Thursday, March 6, 2014



For our “crows group project” my group members and I decided to do canvas drawings with corvid representation in them. One canvas will have a drawing of the Norse God Odin and his two ravens. The second canvas will have a drawing about a Native American famous tribal story, where the raven steals the sun. And lastly, the third canvas will be a Native American tribal inspired story.

My drawing of Norse God Odin
What I learned from this group project is that crows and other corvids often appear in ancient stories and they symbolize something important. In the Norse mythology, for example, Odin is the God of War who has 2 ravens. These two ravens are named Hugin (which represent ‘thought’) and Muninn (which represent ‘memory’). Both of these ravens would bring news about the world to Odin every morning. The representation of ravens in this story is significant, because it portrays them in somewhat positive way. Another thing I learned from this project is the evolution of ravens and crows. Corvids had eight million years ahead start on humans in the evolution race, which in this terms means that they have developed intellectual in a more advanced way than humans (Marzluff and Angell 2005). I was not surprised when I came across this information because we have already studied and uncovered the corvids’ intelligence in our Scientific Journeys: crows class, especially their tool making strategies for survival needs.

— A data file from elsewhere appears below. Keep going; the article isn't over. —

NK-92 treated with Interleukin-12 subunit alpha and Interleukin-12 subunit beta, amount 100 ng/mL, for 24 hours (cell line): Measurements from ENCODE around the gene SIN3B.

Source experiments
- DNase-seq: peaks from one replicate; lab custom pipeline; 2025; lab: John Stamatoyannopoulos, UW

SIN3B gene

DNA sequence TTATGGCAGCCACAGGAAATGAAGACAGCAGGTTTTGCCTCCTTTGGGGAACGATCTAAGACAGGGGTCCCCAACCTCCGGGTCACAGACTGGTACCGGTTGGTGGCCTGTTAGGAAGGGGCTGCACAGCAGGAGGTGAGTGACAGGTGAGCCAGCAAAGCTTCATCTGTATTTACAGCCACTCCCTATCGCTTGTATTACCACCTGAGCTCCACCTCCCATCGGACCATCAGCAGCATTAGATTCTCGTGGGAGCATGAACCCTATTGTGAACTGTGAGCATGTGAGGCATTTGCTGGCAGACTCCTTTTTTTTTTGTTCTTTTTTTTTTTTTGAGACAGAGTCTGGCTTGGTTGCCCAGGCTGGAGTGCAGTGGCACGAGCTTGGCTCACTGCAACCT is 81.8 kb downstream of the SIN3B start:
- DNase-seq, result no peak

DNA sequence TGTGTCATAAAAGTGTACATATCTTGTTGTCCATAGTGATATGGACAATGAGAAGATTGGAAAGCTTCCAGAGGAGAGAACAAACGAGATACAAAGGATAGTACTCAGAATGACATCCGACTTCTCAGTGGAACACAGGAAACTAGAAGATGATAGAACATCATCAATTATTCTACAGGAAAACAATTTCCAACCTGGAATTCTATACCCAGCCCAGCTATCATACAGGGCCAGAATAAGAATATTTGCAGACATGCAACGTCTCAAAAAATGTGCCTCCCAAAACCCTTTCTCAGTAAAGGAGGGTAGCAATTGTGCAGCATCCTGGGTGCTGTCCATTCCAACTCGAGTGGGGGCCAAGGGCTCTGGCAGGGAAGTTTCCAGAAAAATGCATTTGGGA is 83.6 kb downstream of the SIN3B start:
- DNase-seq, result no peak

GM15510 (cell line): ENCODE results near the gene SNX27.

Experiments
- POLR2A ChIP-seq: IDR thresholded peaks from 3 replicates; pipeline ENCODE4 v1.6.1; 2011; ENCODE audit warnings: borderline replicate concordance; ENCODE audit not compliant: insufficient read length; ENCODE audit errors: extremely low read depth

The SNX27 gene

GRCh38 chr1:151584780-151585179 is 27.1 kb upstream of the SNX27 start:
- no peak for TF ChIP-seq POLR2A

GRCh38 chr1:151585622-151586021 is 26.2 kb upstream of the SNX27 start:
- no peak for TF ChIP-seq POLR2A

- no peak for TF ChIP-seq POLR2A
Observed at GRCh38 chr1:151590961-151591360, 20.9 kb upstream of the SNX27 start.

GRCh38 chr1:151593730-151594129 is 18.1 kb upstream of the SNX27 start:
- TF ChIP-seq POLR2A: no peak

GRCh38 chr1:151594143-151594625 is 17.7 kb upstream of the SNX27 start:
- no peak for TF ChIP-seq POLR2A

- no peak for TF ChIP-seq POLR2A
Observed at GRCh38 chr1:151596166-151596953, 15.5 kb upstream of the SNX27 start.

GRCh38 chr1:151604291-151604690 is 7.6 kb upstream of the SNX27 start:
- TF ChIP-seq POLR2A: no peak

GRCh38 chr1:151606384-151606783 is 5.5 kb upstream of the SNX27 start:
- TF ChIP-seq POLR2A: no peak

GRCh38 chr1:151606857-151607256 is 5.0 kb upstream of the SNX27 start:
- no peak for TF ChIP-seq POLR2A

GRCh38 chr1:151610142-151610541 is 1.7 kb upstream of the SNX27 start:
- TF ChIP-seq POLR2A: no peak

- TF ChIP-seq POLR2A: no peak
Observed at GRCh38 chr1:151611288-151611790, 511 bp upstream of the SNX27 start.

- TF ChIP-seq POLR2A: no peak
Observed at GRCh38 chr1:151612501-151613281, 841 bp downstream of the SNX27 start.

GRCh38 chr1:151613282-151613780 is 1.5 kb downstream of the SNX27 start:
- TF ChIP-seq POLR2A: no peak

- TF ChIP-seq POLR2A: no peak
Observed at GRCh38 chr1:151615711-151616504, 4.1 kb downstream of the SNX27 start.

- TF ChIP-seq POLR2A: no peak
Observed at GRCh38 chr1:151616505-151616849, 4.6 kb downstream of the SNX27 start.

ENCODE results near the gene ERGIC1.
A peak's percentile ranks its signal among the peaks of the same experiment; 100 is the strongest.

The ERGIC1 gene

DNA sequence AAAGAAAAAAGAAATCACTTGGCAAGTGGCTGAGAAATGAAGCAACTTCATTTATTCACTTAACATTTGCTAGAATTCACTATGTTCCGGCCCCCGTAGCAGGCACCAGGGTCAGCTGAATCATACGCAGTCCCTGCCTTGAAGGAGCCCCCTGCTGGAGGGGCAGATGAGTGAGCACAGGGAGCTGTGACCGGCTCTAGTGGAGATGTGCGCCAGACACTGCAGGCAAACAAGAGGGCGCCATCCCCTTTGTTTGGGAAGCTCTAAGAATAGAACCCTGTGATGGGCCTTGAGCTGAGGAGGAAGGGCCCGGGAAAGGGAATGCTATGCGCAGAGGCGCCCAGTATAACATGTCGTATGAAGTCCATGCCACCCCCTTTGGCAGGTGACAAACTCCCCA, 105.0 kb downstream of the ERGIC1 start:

Marzluff, John M., and Tony Angell. In the Company of Crows and Ravens. New Haven: Yale UP, 2005. Print.

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